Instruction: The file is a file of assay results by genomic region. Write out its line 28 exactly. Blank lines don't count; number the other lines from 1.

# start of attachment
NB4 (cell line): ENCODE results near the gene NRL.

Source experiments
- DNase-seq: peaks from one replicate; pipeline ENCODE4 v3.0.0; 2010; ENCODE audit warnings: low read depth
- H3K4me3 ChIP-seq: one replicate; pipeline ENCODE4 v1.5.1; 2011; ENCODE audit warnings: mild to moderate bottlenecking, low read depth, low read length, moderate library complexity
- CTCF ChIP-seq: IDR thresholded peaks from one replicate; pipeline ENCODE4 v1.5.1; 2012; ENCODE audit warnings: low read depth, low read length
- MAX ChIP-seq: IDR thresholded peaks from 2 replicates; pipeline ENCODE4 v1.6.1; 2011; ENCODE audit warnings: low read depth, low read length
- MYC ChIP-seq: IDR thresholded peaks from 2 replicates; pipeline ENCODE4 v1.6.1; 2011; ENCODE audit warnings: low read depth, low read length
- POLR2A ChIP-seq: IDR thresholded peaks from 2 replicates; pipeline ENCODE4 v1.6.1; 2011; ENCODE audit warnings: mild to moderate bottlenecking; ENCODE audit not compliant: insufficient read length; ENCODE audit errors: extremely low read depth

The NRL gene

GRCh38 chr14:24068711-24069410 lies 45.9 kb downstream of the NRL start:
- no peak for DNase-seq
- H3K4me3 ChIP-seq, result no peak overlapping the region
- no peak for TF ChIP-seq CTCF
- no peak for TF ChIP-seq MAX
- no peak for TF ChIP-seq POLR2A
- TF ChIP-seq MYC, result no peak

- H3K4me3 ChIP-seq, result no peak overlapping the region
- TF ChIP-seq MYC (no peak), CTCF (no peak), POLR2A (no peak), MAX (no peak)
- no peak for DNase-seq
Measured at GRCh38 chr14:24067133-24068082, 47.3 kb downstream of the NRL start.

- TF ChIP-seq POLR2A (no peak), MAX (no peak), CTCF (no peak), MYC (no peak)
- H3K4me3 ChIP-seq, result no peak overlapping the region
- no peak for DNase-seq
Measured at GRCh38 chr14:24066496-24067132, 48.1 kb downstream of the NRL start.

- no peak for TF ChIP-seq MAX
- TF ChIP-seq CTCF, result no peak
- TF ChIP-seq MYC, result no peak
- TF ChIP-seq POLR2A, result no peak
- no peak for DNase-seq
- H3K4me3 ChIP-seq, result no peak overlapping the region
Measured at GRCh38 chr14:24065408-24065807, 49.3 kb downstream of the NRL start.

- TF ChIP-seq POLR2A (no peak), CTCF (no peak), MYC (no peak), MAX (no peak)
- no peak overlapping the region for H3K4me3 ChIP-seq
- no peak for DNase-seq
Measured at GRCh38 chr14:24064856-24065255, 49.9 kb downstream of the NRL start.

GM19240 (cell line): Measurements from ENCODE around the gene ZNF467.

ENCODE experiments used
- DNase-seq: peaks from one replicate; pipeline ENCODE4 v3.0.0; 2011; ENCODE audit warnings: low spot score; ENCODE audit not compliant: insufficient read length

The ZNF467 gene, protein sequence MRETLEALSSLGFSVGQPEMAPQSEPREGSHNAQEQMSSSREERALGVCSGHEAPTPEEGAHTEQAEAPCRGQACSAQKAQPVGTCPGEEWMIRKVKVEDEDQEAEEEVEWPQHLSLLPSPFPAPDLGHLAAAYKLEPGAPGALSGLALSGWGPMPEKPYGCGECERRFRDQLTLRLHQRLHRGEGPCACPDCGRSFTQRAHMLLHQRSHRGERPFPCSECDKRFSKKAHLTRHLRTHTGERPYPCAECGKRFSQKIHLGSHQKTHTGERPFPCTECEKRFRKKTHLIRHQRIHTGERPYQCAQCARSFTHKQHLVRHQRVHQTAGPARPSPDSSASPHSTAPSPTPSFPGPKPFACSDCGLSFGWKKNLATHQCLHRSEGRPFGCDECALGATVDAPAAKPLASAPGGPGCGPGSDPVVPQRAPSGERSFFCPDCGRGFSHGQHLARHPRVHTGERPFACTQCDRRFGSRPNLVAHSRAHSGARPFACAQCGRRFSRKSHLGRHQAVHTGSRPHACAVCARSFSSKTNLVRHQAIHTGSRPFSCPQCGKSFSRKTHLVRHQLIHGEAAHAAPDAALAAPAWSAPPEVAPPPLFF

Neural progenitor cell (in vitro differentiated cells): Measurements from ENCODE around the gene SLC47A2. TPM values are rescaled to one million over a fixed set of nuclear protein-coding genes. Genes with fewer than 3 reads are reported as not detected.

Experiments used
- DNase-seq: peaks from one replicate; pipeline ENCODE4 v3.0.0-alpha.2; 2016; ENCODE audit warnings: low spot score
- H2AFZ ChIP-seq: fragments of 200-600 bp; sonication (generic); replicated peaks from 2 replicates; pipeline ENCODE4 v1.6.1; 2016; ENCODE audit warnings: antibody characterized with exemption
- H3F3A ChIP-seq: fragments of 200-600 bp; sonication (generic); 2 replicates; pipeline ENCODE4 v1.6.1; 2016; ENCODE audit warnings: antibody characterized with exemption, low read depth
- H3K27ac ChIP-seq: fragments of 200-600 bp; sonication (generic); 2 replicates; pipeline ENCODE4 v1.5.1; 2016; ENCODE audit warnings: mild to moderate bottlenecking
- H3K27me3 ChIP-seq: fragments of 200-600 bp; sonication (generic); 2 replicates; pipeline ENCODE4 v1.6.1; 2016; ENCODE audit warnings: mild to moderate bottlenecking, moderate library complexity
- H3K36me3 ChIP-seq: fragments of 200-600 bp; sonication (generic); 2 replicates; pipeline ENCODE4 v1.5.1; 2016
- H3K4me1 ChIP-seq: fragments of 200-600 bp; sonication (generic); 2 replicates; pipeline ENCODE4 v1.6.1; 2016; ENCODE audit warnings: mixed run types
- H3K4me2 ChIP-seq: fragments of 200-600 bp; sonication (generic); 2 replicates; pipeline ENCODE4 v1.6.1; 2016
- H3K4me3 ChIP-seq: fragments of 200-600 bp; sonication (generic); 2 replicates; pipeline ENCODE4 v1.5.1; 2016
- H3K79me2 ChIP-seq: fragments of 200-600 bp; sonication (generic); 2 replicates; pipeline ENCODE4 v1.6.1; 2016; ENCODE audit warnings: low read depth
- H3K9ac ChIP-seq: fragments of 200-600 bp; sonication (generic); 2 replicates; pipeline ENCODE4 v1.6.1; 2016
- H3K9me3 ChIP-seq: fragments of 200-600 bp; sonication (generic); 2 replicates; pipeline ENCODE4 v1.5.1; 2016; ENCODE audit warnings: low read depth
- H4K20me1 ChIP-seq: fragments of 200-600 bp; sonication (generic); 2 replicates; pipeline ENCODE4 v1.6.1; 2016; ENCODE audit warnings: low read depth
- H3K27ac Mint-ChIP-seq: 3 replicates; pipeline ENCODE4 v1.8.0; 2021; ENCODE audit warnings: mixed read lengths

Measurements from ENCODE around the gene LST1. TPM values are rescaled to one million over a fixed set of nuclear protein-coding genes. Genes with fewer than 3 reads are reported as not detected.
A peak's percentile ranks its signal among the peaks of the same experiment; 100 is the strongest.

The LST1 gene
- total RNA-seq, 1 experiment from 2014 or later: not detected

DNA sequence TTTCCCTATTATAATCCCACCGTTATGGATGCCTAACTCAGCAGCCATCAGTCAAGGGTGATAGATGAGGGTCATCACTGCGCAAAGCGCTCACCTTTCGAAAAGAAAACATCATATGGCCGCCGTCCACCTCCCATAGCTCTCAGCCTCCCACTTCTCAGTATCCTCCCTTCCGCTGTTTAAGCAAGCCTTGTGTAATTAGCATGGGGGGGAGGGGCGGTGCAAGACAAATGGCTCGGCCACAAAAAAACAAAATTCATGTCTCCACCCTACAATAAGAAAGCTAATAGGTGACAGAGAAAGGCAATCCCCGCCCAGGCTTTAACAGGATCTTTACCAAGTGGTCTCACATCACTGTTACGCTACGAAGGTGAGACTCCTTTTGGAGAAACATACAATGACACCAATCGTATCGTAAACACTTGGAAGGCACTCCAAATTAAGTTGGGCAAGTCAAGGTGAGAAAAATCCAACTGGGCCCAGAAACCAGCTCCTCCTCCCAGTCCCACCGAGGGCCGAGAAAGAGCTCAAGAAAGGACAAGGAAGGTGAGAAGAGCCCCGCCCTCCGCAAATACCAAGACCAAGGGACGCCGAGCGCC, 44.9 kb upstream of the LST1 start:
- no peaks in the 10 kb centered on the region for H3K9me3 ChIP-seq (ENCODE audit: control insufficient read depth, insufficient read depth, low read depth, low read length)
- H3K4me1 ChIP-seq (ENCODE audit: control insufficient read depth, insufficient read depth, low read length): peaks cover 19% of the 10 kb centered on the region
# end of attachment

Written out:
- TF ChIP-seq POLR2A, result no peak